None of my father's eight children became aphysician like him. Although that may nothave been his dream, if it were, he can takesatisfaction in that he got a piece of it.
This year marks the 30th anniversary of the deathof my older sister, Alice Kelly. And as October is herbirthday month, I thought I'd reminisce about her alltoo brief but meaningful life. Educated in Catholicprimary and high schools, Alice was a person of greatintensity and beauty. Today, many men—accomplishedand confident men—who grew up with her tellme how swayed (and sometimes intimidated) theywere by her dazzling persona.
Etched into my memory forever is the evening whenmy father answered a phone call and learned of thedeath of his number-two daughter. Being just a boy of 14when she died, my memories of her are still fond.
A young woman of great inner and outer beauty,Alice was an accomplished 21-year-old registerednurse when she died in an auto accident during theThanksgiving weekend of 1974.
In 1973, she graduated at the top of her class fromSt. Clare's Hospital School of Nursing in New York City.The commencement exercises, which I attended, wereheld in the magnificent St. Patrick's Cathedral inManhattan. "She decided all on her own to go into nursingand she did it all on her own without any help fromme," my physician-dad told me. "I was very proud ofher work and I know she was too."
Never afraid to jump into action, Alice worked in theintensive care unit at my dad's hospital—a very busyhealth care facility in a growing Jersey Shore county. Shequickly won the respect of her nurse colleagues and thestaff physicians. "She was a very bright and determinedperson, and rightly earned the admiration and trust ofthe doctors—not always an easy task for such a youngperson," my father said. "What made her a good nursewas the same thing that makes all health care professionalsgood—she cared about people," Dad explained."Her goal was always to make patients feel better."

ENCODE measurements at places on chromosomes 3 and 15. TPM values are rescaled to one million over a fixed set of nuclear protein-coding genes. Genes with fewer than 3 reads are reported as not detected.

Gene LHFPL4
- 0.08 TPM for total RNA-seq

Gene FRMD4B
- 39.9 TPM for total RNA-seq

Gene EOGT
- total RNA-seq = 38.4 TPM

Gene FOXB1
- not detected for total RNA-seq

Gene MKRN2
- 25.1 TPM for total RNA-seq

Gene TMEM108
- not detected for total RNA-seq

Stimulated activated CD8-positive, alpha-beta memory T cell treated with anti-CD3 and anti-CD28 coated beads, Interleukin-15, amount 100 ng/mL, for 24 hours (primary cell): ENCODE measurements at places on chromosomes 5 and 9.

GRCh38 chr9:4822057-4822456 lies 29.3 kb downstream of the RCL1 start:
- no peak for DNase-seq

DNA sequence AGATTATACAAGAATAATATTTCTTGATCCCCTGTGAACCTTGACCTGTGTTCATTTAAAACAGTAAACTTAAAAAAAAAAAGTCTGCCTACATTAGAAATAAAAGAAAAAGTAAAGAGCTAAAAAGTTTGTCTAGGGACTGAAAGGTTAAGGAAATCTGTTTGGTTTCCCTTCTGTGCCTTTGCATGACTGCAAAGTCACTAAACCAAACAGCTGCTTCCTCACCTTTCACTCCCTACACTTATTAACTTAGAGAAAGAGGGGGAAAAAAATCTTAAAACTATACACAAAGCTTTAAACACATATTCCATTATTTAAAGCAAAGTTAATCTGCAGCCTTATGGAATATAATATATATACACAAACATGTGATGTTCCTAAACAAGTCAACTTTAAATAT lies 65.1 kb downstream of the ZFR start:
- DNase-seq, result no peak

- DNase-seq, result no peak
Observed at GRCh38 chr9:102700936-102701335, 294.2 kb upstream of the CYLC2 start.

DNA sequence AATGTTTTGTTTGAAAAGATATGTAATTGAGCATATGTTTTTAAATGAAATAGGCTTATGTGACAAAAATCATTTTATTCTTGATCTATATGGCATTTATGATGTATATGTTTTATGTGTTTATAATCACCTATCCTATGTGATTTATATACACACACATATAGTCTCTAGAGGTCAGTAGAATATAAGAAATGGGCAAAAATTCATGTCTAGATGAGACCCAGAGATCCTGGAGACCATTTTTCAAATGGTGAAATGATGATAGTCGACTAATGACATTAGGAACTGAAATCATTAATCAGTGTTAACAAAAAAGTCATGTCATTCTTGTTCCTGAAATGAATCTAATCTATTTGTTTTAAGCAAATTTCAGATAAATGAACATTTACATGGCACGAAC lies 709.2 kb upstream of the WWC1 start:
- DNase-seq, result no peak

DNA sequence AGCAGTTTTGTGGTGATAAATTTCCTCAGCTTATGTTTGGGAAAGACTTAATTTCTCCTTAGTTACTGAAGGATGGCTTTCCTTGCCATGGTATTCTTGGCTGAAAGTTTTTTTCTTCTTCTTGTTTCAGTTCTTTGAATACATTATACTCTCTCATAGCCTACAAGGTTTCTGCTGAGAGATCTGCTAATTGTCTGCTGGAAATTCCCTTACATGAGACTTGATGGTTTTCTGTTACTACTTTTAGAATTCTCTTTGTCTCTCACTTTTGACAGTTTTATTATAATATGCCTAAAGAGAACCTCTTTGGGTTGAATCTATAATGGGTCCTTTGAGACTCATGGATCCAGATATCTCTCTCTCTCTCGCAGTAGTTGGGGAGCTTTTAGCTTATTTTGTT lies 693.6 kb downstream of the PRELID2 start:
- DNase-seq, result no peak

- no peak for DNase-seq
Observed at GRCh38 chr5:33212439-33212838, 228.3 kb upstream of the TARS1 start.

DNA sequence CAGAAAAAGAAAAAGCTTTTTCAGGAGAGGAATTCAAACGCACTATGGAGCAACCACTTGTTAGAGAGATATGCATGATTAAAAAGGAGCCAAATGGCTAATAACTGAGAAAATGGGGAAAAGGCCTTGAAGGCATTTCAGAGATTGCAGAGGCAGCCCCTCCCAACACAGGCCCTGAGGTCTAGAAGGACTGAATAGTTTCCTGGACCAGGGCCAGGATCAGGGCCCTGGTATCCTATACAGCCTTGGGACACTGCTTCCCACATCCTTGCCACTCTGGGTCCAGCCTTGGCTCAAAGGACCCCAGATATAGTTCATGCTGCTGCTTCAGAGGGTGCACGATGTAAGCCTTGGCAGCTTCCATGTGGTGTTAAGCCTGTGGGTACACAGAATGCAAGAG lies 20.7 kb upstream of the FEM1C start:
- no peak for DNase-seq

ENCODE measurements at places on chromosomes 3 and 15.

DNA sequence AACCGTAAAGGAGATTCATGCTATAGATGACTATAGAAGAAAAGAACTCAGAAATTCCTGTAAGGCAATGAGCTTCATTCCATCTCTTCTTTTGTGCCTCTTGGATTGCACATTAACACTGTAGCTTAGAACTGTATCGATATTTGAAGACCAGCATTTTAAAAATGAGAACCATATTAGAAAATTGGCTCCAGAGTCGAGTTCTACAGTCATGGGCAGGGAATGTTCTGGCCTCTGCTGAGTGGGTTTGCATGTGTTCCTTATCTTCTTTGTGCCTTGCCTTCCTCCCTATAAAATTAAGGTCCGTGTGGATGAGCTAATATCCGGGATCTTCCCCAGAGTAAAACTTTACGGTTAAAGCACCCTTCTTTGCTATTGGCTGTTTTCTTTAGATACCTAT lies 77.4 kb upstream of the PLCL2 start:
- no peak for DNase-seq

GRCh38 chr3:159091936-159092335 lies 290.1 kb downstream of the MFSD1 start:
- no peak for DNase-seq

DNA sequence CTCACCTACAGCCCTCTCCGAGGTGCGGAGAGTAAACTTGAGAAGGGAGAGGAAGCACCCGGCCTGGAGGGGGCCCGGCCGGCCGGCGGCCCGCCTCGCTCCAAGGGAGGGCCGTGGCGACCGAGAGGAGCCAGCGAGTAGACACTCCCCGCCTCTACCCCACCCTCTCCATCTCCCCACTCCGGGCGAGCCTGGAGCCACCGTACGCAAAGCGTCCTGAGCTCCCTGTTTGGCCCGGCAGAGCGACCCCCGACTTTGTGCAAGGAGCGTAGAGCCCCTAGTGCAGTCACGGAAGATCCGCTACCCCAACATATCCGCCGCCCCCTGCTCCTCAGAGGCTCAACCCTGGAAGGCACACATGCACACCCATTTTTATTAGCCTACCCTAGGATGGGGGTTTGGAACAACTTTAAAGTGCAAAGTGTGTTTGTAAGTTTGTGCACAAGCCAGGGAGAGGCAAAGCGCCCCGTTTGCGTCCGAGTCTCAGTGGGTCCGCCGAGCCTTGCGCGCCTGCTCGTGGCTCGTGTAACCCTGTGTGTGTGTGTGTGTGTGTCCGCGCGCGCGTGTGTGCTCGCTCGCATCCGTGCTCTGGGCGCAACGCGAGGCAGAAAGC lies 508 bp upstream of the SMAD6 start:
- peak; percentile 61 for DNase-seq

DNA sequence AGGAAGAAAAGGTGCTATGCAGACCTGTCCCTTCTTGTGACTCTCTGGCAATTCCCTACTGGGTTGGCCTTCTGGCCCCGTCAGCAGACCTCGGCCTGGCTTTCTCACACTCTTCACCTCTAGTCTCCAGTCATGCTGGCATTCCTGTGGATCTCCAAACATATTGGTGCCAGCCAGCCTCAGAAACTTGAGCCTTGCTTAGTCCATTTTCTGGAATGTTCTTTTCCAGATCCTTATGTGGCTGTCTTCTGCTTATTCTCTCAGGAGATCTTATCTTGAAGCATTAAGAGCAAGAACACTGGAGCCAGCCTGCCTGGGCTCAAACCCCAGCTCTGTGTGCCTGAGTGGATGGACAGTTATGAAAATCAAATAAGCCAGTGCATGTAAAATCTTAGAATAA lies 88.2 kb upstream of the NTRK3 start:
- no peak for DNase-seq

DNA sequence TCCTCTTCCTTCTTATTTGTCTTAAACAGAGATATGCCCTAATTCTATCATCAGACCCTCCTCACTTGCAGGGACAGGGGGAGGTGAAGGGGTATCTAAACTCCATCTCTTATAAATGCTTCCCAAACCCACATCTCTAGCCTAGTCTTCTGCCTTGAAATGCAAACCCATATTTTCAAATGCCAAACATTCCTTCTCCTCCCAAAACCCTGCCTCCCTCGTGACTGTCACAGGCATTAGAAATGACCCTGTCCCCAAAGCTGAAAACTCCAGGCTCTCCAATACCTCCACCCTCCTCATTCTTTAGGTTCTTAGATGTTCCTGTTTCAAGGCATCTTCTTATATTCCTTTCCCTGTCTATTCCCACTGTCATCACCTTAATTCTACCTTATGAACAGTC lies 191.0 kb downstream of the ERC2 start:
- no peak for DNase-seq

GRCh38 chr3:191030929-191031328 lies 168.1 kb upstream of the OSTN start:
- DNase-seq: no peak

Making a Difference
Whatever stresses she had—and I've learned she didhave some—she managed to conceal from me and mostothers. But the pressure was intense. My father alwayssaid that nurses are the real backbone of America'shealth care system. "You can't run an efficient hospitalwithout nurses," he once told me. "And there are nonurses in hell. Unfortunately, I can't make the same statementabout doctors."
The ancient Greeks—who knew a thing or twoabout life—believed, "Out of tragedy comes wisdom."As painful as it is for me to admit, I must agree with theirreasoning. Thus, while Alice may be gone, I know thather noble ways live on in all those she touched.